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Filler-Corn, first woman as Va. House speaker, joins wave of departures

Del. Eileen Filler-Corn (D-Fairfax) at a 4th District election party for incoming Rep. Jennifer L. McClellan on Feb. 21. Filler-Corn said she would not seek reelection. (John C. Clark/AP)
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RICHMOND — Del. Eileen Filler-Corn (D-Fairfax), the first woman and first person of Jewish faith to serve as speaker of Virginia’s House of Delegates, said she will not seek reelection this fall, adding to a historic loss of senior lawmakers ahead of next year’s legislative session.

Filler-Corn said she plans to work to get other Democrats elected and is eyeing a run for the Democratic gubernatorial nomination in 2025.

Others who have announced retirements include Senate Majority Leader Richard L. Saslaw (D-Fairfax), the longest-serving member of that chamber; Senate Minority Leader Thomas K. Norment Jr. (R-James City); Sen. Janet D. Howell (D-Fairfax), the co-chair of the powerful Senate Finance and Appropriations Committee; and Del. Kenneth R. Plum (D-Fairfax), the second-longest-serving delegate in the history of the House.

The rush to the exits was prompted in part by last year’s redistricting, which was supervised by the Supreme Court of Virginia without regard for protecting incumbents. Large numbers of lawmakers wound up with boundaries that overlapped with those of one or even two of their colleagues. While some moved their homes to run in a new district, others are simply stepping aside in a year when all 140 seats in the legislature are on the ballot.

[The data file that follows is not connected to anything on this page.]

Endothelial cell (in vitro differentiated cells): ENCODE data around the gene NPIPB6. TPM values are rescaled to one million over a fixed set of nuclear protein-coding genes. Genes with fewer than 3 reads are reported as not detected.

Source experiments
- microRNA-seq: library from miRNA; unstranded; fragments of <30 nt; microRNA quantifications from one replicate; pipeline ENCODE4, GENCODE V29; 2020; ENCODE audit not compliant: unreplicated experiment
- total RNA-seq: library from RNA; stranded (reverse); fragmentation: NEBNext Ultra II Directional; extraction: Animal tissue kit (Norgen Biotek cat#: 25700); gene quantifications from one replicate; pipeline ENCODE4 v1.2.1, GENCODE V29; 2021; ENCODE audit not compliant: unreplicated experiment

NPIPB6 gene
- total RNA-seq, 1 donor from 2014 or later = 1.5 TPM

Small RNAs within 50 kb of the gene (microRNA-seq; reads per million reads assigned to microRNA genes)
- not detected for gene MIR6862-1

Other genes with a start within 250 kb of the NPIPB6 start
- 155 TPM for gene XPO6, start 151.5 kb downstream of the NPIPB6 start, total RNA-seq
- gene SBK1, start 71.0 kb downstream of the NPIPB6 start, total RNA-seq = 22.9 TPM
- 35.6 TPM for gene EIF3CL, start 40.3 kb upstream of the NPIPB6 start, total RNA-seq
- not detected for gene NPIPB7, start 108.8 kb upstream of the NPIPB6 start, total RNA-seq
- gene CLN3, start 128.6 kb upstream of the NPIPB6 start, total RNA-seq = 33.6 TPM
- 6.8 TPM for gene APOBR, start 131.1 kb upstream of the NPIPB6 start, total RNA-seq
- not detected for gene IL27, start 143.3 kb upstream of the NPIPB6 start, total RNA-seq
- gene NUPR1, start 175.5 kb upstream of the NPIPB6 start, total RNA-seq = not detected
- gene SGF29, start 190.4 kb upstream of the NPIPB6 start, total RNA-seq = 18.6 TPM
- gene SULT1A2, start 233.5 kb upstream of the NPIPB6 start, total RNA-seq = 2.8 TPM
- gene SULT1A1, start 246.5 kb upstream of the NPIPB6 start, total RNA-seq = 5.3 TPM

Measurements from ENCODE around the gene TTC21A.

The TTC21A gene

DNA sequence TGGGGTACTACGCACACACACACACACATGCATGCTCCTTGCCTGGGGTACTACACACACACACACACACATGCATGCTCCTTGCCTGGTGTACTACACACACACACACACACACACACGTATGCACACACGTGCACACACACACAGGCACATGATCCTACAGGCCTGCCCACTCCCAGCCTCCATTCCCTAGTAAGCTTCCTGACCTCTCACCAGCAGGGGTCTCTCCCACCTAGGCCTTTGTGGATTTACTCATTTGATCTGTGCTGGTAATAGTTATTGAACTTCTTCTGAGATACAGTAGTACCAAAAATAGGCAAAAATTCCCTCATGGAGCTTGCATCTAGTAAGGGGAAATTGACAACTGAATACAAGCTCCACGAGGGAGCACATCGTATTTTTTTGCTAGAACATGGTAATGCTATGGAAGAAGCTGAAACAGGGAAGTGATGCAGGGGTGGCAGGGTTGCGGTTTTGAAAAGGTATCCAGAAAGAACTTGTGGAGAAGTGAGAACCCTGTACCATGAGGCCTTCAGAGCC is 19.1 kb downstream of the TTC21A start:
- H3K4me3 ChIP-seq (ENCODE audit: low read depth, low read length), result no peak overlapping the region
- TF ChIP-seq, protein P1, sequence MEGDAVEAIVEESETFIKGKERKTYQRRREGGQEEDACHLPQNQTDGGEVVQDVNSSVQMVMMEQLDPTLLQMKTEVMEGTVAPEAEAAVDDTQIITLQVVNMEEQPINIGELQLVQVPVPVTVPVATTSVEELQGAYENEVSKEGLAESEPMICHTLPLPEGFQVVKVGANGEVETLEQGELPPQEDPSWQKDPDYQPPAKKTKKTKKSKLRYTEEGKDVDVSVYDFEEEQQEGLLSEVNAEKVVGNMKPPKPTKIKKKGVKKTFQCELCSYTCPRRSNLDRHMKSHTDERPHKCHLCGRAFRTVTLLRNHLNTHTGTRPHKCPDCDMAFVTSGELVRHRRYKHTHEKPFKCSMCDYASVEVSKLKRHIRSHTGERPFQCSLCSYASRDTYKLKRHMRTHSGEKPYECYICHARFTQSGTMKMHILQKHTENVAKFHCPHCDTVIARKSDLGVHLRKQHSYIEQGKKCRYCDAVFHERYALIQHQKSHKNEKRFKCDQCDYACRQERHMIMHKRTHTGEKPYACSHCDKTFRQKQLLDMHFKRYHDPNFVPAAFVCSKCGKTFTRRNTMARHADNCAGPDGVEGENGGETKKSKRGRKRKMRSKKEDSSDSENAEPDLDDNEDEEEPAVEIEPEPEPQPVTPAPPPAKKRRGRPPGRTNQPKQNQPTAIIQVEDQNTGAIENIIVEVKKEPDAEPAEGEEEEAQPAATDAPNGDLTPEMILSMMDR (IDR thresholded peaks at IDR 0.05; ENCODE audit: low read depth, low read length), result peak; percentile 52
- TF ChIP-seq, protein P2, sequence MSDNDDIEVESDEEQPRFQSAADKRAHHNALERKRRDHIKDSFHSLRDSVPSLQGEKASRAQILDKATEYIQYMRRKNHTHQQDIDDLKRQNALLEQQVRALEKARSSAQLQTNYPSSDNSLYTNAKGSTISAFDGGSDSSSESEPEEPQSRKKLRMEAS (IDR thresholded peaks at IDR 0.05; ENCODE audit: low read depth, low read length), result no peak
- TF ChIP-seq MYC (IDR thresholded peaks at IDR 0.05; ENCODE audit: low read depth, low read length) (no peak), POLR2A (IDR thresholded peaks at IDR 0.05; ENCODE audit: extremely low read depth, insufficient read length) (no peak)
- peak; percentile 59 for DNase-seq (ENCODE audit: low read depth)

Virginia redistricting proposals leave incumbents vulnerable, candidates scrambling to rethink campaigns

“It was a kind of backdoor term limits,” said Bob Holsworth, a Richmond political analyst who has been following General Assembly elections for about 40 years. He pointed out that there have been other periods with large turnover; nearly half of the current House of Delegates was elected in the past six years, for instance. But this purge is historic in terms of lost seniority, he said.

“It will obviously reduce the level of institutional knowledge, which can be very important in a part-time legislature,” Holsworth said. Two possible consequences: a bigger ideological divide between the two major parties as old-time moderates retire, he said, and more power to staffers and lobbyists who know the ropes of the legislature.

As Virginia House speaker, Filler-Corn broke ranks with her predecessors

Filler-Corn, 58, served as speaker in 2020 and 2021, presiding over a blue wave that saw Democrats take control of both chambers of the General Assembly for the first time in a generation. Working with then-Gov. Ralph Northam, a fellow Democrat, the legislature enacted sweeping changes that included ending the death penalty, legalizing recreational marijuana, and easing access to abortion and the ballot box.

After Republicans reclaimed the Executive Mansion and narrow control of the House in 2021′s elections, a coalition of newer Democratic delegates ousted Filler-Corn as the party’s leader in that chamber, opting for Del. Don L. Scott Jr., a Portsmouth defense lawyer.

Filler-Corn, who first won her seat in the House in 2010, said in an interview Monday that she decided after this year’s session concluded on Feb. 25 that continuing to work on legislation that could be blocked by the Republican-controlled House or by Gov. Glenn Youngkin (R) was not an effective way to make a difference.

“If I want to move things forward and have more impact for Virginians, it’s got to be outside of the House of Delegates,” Filler-Corn said. “We need to win back the governor’s mansion and the House of Delegates.”

Filler-Corn acknowledged that she is eyeing a run for governor in 2025, but she said she first wants to help rally the party to victories this fall. “It’s definitely something that . . . I’m seriously considering,” she said. “First things first — let’s win these elections and let’s get these Democrats elected.”